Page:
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Future City
Alex Steffen, 1 Sep 06

I suspect that one of the first things people did after they built Ur was to sit down over some barley beer and say, "You know what this place could use?" The urge to imagine our surroundings improved (often along plans of our own design) is part of human nature.

Which is not to say that dreaming is pointless. Actually, utopian thinking can let slip the dogs of imagination, transforming our understanding of our actual surroundings and suggesting paths towards better results. Critique-by-utopia is, in fact, a worldchanging tool, which is why I found visiting Future City: Experiment and Utopia in Architecture 1956 - 2006 totally invigorating.

If you can make this show at London's Barbican, go. If you can't, look for the exhibit catalog/ companion book (it's pretty expensive, so this might be a good time to resurrect that old tool, the inter-library loan). If you're interested in cities, architecture and evoking better futures for both, you're robbing yourself to miss this.

Future City covers the last fifty years of the architectural underground, an underground which ended up erupting into the mainstream, and defining the architectural cutting edge for the last decade. And, if these movements needed a motto, they could have looked to Constant Nieuwenhuys' statement that

In the circumstances we soon will live in, architects cannot be limited to designing buildings

A great many people might argue that we'd all be better off if architects would stick to designing buildings, but that's another thread altogether. The fact of the matter is that people who make buildings and spaces have taken very much to heart the idea that architecture, design and engineering have duties beyond the merely functional, and this has generally been a good thing.

More, as we stand on the edge of the greatest era of city-building the Earth has ever known (or, if the demographers are right, is likely to ever know) we should be thankful for the freedom of thought that the rebels of the late 20th Century carved out and explored. Whether it was David Greene arguing that "The house is an appliance for carrying with you. The City is a machine for plugging into" or Archigram speculating about "The next vehicle which eliminates the car," these design freaks busted loose whole approaches to thinking that now enable us to take on the task of providing urban homes for seven billion people (as we're informed we must by 2050) in innovative ways.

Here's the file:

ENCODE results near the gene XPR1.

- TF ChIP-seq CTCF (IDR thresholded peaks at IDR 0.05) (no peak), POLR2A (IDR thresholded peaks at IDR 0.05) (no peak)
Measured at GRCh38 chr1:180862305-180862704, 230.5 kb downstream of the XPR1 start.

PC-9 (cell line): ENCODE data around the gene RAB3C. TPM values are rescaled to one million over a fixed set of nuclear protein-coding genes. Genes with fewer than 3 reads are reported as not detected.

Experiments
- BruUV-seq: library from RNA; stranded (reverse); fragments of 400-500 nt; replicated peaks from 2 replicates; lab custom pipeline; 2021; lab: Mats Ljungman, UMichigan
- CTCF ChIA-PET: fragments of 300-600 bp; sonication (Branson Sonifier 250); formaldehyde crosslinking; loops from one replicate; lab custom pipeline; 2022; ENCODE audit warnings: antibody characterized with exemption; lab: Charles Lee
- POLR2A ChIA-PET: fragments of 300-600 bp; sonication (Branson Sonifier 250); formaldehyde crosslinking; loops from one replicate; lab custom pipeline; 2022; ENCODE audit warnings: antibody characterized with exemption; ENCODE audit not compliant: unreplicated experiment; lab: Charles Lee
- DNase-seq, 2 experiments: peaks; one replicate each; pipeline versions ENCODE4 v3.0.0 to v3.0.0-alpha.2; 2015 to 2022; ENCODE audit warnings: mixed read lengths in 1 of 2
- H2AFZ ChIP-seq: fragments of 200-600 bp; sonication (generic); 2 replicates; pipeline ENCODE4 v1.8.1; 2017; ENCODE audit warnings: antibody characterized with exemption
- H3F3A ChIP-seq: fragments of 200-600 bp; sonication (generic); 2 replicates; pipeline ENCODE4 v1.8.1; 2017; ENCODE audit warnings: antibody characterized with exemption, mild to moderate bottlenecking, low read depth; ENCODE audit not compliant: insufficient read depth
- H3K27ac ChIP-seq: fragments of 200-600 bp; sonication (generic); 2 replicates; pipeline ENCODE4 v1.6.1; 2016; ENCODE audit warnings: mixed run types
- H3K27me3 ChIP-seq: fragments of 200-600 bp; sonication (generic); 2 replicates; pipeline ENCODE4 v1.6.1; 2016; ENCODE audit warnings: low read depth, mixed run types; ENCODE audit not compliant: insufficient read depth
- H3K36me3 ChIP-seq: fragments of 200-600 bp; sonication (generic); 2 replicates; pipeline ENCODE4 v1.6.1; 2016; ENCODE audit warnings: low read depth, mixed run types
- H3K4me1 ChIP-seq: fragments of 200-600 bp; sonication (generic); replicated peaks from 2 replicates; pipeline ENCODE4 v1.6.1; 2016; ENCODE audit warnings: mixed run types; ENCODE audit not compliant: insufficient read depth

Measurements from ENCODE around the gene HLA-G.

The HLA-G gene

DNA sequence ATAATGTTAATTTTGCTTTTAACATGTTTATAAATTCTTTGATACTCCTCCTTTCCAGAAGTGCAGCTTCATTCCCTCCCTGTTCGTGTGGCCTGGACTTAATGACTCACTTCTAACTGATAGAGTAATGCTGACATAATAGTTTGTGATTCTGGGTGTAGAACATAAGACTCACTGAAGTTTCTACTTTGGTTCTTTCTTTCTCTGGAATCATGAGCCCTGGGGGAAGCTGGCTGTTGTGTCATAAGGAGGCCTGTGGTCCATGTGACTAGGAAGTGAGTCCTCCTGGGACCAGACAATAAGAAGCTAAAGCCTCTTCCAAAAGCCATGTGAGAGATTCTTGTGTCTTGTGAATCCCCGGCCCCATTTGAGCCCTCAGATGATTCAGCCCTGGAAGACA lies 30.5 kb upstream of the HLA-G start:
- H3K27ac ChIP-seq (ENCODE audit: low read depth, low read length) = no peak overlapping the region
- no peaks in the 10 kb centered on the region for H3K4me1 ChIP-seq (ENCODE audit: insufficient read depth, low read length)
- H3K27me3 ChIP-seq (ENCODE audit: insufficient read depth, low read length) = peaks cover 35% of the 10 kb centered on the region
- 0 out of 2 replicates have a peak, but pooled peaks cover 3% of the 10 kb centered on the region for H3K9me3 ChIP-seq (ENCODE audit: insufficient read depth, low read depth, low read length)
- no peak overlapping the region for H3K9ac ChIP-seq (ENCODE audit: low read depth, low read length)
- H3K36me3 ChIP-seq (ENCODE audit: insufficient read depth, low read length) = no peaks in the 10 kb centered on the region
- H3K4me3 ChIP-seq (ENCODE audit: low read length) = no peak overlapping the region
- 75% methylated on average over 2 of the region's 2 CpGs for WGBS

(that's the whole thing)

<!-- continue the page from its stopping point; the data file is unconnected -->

Which isn't to say that Rem Koolhaus and Frank Gehry have the answers. What they do now with their careers is almost beside the point. The real edge has passed into the hands of another generation of city-builders, ones who are much more interested with providing sustainable neighborhoods in emerging megacities, re-imagining the nature of place as it is informed by both biomorphic possibilities and ever-present connectivity, and looking to create design patterns that celebrate group innovation more than starchitects.

But, as Wendell Berry says, "All good work remembers its history." Knowing how these folks explored possibility in the past opens new possibility today. The future cities imagined in this exhibit may never have materialized, but their ghosts still whisper in worldchanging ears.

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